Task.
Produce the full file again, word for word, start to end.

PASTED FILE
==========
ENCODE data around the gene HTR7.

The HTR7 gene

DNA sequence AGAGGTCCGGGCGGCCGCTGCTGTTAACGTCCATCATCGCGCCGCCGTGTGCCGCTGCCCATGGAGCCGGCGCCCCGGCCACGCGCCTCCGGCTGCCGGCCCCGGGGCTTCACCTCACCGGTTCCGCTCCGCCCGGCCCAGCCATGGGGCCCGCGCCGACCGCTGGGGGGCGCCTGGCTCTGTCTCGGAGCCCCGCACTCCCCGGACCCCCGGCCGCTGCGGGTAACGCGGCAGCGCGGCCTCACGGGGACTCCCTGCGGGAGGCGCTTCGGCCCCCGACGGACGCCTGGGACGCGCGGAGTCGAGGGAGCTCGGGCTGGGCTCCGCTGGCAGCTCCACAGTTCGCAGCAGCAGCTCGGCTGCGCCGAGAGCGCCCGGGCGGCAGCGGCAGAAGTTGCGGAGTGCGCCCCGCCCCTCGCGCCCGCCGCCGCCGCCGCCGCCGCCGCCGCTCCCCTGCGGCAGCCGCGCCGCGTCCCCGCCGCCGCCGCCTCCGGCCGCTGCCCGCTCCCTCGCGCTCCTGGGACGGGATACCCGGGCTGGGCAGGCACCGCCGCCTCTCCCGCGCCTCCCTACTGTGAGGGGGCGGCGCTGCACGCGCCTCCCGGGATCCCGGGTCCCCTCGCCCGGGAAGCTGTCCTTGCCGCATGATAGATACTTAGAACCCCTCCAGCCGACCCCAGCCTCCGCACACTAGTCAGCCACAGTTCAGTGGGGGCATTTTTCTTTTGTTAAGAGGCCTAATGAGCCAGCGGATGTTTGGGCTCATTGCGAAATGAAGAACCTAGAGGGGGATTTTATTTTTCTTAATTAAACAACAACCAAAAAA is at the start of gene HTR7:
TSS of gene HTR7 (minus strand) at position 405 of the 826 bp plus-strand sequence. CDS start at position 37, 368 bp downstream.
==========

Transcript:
ENCODE data around the gene HTR7.

The HTR7 gene

DNA sequence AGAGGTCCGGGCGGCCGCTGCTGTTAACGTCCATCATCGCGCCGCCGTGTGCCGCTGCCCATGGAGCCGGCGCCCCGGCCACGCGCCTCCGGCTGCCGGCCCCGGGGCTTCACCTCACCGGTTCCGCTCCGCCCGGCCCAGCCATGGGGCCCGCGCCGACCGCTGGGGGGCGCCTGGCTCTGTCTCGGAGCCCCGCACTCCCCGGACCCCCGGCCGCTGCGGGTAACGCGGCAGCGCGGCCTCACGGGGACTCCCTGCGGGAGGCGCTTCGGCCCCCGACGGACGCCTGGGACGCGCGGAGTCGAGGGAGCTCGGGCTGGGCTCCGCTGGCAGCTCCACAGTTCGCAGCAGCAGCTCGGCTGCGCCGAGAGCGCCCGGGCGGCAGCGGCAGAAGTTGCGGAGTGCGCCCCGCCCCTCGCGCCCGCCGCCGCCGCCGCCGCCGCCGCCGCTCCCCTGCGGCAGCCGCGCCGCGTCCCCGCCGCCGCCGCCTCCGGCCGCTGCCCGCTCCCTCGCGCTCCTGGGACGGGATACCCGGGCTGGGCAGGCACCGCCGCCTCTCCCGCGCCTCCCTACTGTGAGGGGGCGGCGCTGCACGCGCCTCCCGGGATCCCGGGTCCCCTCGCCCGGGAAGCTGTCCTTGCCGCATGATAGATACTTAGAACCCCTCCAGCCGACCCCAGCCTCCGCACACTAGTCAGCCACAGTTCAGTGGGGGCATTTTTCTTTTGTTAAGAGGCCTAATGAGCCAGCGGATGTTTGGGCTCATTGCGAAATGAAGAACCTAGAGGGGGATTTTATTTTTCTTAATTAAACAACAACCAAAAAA is at the start of gene HTR7:
TSS of gene HTR7 (minus strand) at position 405 of the 826 bp plus-strand sequence. CDS start at position 37, 368 bp downstream.